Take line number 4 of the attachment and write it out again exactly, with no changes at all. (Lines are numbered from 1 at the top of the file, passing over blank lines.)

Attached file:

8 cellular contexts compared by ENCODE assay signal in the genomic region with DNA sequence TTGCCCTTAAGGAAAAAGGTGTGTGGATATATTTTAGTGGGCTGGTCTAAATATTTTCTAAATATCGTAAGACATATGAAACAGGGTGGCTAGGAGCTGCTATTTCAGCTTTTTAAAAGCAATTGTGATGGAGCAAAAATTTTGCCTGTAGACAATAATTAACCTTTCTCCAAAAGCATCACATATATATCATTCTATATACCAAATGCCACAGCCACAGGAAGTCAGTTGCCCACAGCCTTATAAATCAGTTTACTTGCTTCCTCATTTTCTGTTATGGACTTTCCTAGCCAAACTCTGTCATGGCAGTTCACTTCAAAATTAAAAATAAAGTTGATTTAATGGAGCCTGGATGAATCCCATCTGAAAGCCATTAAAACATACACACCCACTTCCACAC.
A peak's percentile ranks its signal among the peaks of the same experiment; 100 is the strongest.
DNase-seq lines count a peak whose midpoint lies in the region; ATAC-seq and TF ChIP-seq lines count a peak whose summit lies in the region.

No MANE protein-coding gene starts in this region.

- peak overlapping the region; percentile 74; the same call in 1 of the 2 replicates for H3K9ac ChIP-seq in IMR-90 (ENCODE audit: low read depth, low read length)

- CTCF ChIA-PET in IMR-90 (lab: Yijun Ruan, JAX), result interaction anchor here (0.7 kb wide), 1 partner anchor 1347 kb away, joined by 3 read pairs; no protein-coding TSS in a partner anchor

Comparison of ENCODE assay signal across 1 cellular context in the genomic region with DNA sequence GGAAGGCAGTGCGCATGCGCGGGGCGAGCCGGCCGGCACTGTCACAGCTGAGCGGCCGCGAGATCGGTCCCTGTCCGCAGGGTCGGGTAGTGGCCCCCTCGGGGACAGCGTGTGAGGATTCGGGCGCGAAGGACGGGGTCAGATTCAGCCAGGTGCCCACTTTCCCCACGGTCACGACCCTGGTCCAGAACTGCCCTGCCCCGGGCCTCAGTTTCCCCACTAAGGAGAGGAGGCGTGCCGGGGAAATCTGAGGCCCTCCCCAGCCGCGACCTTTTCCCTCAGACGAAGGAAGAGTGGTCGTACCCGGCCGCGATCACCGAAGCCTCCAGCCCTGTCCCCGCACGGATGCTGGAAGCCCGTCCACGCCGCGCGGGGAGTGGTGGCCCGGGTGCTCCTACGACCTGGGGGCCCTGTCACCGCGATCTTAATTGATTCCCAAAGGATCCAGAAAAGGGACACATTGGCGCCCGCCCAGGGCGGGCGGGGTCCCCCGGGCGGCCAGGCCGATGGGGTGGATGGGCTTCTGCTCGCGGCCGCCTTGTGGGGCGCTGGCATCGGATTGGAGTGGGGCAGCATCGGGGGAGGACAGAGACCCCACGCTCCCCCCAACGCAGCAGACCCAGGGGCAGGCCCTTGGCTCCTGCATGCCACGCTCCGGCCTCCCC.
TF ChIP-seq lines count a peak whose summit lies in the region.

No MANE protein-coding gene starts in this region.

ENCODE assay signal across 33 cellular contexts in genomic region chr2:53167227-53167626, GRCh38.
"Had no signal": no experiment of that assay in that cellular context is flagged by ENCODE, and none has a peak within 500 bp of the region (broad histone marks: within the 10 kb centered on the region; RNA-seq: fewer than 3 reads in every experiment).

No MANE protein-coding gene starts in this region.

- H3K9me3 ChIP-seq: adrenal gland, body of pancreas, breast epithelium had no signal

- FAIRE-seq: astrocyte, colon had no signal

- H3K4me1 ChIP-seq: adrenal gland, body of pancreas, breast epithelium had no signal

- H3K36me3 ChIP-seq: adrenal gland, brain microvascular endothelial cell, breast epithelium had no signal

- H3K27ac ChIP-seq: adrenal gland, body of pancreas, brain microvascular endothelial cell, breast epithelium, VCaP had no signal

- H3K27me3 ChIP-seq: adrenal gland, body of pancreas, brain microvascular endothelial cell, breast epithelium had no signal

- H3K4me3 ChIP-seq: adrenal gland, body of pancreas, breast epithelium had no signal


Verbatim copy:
No MANE protein-coding gene starts in this region.